SMACNA has released the following statement regarding the Department of Labor's Final Independent Contractor Rule:
The Sheet Metal and Air Conditioning Contractors' National Association (SMACNA), supported by more than 3,500 construction firms engaged in industrial, commercial, residential, architectural, and specialty sheet metal and air conditioning construction throughout the United States, today applauds the release of the Department of Labor (DOL) Final Rule, Employee or Independent Contractor Classification under the Fair Labor Standards Act, which will be effective March 11, 2024.
The Final Rule is an "important first step" in curbing the misclassification - Misclassifying workers is an unscrupulous and anti-competitive business practice in the construction industry that many states have policed to reclaim substantial lost tax revenues and worker benefits. However, given the long-standing and pervasive misclassification of workers in the construction industry, SMACNA firmly believes that the DOL should develop even more rigorous industry-specific regulations that are targeted at rooting out pervasive and unlawful withholding fraud as a common industry practice. For example, in NY State, an unscrupulous contractor can earn a bidding advantage of nearly a third of an employee's earnings by fraudulently misclassifying their employee as an independent contractor.
Since the 1980s, SMACNA has sounded the alarm on "worker status fraud."
In 1999, SMACNA called worker status fraud "an epidemic in the construction industry." To be clear, worker status fraud in the construction industry is not about unsophisticated businesses making "difficult legal calls" or applying complicated legal factors to ambiguous facts. It is about cheating. It is about unscrupulous contractors making a conscious decision to avoid tax laws, wage and hour laws, workers' compensation laws, unemployment insurance laws, and other basic responsibilities of being a legitimate construction contractor.
"While the Final Rule is an important step in curbing misclassification, said Aaron Hilger, SMACNA Chief Executive Officer, we believe that the construction industry needs stronger protections against a specific type of misclassification: "worker status fraud." Hilger added, "tax and benefit withholding fraud" is the deliberate misclassification of workers as independent contractors by unscrupulous contractors to rob taxpayers, shortchange workers, and steal business from legitimate contractors. Contractors following the letter of the tax, employment, and withholding laws should not be at a major bidding disadvantage in the construction or any industry, expressed Aaron Hilger, SMACNA CEO."
The Final Rule provides greater clarity and consistency Through codifying the long-standing six-factor economic reality test. These factors include: (1) opportunity for profit or loss depending on managerial skill; (2) investments by the worker and the potential employer; (3) degree of permanence of the work relationship; (4) nature and degree of control; (5) extent to which the work performed is an integral part of the potential employer's business; and (6) skill and initiative.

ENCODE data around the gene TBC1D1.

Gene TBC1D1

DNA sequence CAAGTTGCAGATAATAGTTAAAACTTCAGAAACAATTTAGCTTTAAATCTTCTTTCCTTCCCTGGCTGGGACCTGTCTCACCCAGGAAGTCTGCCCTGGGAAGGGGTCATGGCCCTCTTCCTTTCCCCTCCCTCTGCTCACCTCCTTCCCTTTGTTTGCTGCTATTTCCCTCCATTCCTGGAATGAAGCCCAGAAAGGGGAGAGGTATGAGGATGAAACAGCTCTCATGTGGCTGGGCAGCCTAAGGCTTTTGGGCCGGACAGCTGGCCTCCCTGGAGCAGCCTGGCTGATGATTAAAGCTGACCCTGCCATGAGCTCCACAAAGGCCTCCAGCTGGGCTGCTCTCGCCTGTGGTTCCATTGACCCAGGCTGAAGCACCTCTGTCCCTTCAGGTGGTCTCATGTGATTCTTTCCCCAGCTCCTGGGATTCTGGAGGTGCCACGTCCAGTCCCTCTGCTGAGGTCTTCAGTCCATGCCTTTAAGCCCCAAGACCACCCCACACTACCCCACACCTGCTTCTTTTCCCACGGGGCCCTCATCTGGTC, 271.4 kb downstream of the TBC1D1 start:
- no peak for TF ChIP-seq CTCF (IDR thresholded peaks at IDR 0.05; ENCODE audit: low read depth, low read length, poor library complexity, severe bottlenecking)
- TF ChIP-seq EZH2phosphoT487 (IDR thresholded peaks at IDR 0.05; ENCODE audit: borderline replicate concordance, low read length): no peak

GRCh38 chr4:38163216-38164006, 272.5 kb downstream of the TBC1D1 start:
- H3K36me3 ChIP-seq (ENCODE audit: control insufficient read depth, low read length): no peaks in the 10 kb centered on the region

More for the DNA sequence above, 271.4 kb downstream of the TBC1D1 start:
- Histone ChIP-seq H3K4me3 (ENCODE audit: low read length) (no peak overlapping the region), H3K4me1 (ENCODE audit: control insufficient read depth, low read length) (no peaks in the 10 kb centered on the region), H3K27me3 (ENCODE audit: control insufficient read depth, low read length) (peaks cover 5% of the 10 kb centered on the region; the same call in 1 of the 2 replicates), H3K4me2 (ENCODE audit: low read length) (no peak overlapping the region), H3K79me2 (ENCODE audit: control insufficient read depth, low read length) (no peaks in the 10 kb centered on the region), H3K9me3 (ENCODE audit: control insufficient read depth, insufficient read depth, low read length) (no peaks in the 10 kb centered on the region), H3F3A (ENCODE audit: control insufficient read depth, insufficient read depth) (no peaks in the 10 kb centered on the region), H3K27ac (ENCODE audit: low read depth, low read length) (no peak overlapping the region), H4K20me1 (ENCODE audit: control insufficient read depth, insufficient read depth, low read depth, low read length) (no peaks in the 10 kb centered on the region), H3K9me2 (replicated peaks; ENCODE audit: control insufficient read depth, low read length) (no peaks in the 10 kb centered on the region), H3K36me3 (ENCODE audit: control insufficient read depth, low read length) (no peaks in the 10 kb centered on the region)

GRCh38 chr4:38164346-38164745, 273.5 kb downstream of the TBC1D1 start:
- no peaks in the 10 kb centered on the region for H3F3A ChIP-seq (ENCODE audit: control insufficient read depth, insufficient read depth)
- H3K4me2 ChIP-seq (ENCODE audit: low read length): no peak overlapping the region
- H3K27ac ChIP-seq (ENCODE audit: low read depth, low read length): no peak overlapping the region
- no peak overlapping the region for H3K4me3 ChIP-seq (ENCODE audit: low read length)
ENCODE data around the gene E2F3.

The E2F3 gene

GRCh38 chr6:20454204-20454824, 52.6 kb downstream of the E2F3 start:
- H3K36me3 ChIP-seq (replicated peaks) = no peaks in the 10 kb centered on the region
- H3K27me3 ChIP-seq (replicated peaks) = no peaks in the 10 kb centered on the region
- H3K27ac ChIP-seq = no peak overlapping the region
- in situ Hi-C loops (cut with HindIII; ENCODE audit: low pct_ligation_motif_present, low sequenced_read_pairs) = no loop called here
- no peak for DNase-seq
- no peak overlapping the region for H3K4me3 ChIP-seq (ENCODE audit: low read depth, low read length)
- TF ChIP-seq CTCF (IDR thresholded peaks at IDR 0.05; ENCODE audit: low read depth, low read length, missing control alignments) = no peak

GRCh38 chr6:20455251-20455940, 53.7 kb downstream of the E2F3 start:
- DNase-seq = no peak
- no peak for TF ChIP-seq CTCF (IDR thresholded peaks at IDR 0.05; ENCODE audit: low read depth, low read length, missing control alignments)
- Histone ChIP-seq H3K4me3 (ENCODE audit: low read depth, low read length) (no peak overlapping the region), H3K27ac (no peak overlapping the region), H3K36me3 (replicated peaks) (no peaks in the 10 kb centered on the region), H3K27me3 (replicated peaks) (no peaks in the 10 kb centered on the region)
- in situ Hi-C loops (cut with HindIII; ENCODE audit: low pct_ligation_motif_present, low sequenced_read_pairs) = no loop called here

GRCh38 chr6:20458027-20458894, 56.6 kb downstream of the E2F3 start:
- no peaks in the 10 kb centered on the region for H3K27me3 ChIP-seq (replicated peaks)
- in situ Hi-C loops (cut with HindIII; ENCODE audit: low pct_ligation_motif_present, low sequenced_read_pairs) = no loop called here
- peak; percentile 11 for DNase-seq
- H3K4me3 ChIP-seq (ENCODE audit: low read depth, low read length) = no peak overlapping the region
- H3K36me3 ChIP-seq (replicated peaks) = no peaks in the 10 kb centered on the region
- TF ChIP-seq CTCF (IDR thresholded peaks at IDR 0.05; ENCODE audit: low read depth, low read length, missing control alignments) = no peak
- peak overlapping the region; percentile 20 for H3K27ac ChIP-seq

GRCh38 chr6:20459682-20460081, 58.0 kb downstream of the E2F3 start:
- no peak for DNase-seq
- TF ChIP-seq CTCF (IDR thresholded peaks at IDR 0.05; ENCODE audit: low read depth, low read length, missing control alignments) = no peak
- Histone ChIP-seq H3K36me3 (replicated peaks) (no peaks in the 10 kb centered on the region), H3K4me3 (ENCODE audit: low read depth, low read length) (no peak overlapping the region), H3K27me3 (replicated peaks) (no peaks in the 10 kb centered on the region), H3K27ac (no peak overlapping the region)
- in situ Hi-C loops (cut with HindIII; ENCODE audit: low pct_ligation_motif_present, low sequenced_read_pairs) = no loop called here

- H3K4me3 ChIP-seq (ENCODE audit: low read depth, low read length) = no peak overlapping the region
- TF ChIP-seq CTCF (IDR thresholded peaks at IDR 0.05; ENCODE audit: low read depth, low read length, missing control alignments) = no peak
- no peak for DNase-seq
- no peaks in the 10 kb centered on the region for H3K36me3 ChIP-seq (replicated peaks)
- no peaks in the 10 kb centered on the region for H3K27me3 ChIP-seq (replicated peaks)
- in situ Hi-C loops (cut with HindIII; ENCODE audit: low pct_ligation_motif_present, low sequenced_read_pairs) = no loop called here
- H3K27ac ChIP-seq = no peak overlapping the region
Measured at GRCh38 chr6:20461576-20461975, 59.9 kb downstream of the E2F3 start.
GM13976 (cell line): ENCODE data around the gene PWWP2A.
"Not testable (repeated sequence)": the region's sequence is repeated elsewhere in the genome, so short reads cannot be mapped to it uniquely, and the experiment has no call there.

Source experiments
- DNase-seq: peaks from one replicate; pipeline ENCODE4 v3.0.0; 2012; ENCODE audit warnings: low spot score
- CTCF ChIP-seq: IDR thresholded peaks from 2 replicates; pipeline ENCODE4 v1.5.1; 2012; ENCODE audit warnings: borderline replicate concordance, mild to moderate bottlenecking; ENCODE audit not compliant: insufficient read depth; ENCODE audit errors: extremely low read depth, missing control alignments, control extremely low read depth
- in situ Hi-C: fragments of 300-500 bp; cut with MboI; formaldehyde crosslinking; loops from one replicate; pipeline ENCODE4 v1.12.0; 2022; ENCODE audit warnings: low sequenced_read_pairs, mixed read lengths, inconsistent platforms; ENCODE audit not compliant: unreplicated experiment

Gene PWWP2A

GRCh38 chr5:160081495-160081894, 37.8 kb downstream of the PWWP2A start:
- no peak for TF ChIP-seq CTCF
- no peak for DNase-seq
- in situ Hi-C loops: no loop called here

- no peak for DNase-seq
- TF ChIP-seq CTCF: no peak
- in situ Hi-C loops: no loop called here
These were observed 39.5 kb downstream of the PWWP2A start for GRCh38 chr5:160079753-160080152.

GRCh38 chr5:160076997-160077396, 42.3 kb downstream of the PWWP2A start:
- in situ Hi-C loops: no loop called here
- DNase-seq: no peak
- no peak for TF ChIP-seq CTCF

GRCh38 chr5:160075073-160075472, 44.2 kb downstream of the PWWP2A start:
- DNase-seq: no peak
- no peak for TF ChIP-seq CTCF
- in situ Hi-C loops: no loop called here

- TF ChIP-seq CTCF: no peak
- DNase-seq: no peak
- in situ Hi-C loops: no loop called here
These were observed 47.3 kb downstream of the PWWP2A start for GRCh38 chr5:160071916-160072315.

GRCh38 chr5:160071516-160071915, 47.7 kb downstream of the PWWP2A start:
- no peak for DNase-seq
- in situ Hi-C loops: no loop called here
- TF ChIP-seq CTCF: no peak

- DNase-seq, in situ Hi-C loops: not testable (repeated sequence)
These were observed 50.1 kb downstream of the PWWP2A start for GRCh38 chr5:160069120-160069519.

In contrast to the prior rule, which is repealed as part of the Final Rule, the Final Rule makes clear that no factor or set of factors among this list of six has a predetermined weight. The Final Rule also advises that costs to a worker which a potential employer unilaterally imposes are not "investments" indicative of independent contractor status.
While many states acted, it has become exceedingly difficult, if possible, for legitimate contractors to compete against unscrupulous contractors, misclassifying the majority of their workers as independent contractors. This is done to gain a major competitive advantage against law-abiding competitors, realize tremendous profits, and avoid the financial risks that honest entrepreneurs must accept. Construction contractors that engage in worker status fraud do not bear the risks of unanticipated overtime, bad planning, or poor execution. Instead, this racket transfers these risks onto workers and taxpayers.
Unfortunately, the statistics show that "crime pays" and worker status fraud give unscrupulous contractors a competitive advantage against legitimate contractors who play by the rules. Study after study has shown that unscrupulous contractors can reduce their labor costs by as much as 50% by engaging in worker status fraud.
SMACNA believes that the construction industry needs stronger protections against worker status fraud. Specifically, SMACNA believes that federal regulators, including the DOL and the IRS, should develop rules specific to the construction industry to prevent unscrupulous contractors from deliberately misclassifying workers to gain an unfair advantage over law-abiding contractors who pay middle-class wages and benefits.
Not only does the existing status quo lead to a general disrespect for the law, but it also creates perverse incentives for businesses facing vigorous competition to cheat to meet the artificially low prices of their dishonest counterparts.